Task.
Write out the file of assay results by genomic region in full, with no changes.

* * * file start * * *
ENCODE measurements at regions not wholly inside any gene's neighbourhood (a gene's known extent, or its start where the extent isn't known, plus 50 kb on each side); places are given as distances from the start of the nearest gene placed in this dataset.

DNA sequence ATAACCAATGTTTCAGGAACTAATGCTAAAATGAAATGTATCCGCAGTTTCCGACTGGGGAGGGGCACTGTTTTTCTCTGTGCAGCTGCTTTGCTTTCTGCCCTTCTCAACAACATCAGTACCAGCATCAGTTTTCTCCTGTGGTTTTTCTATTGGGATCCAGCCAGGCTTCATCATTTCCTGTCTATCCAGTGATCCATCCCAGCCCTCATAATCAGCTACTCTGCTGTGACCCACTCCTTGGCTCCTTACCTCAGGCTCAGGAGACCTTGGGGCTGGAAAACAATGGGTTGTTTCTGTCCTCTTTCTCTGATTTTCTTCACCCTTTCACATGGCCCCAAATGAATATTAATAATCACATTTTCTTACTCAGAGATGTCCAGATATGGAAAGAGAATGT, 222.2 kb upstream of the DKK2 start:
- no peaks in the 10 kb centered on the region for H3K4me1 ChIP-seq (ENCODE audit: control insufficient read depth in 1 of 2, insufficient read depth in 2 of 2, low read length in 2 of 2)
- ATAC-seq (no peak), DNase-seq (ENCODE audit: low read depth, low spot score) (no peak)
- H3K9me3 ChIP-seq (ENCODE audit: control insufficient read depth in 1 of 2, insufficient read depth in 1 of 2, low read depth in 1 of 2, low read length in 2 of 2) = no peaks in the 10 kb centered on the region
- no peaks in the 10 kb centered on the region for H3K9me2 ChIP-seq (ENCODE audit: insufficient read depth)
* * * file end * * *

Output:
ENCODE measurements at regions not wholly inside any gene's neighbourhood (a gene's known extent, or its start where the extent isn't known, plus 50 kb on each side); places are given as distances from the start of the nearest gene placed in this dataset.

DNA sequence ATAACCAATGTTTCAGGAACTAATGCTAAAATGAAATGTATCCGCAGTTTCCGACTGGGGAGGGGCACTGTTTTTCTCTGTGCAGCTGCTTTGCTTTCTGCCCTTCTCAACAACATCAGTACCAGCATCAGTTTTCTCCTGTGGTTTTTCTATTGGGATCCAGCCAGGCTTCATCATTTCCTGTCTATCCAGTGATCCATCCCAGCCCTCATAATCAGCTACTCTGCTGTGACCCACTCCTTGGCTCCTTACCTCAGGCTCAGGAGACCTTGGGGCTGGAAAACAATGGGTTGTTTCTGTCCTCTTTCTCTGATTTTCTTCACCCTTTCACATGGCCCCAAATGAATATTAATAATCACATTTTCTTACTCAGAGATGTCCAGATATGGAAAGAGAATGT, 222.2 kb upstream of the DKK2 start:
- no peaks in the 10 kb centered on the region for H3K4me1 ChIP-seq (ENCODE audit: control insufficient read depth in 1 of 2, insufficient read depth in 2 of 2, low read length in 2 of 2)
- ATAC-seq (no peak), DNase-seq (ENCODE audit: low read depth, low spot score) (no peak)
- H3K9me3 ChIP-seq (ENCODE audit: control insufficient read depth in 1 of 2, insufficient read depth in 1 of 2, low read depth in 1 of 2, low read length in 2 of 2) = no peaks in the 10 kb centered on the region
- no peaks in the 10 kb centered on the region for H3K9me2 ChIP-seq (ENCODE audit: insufficient read depth)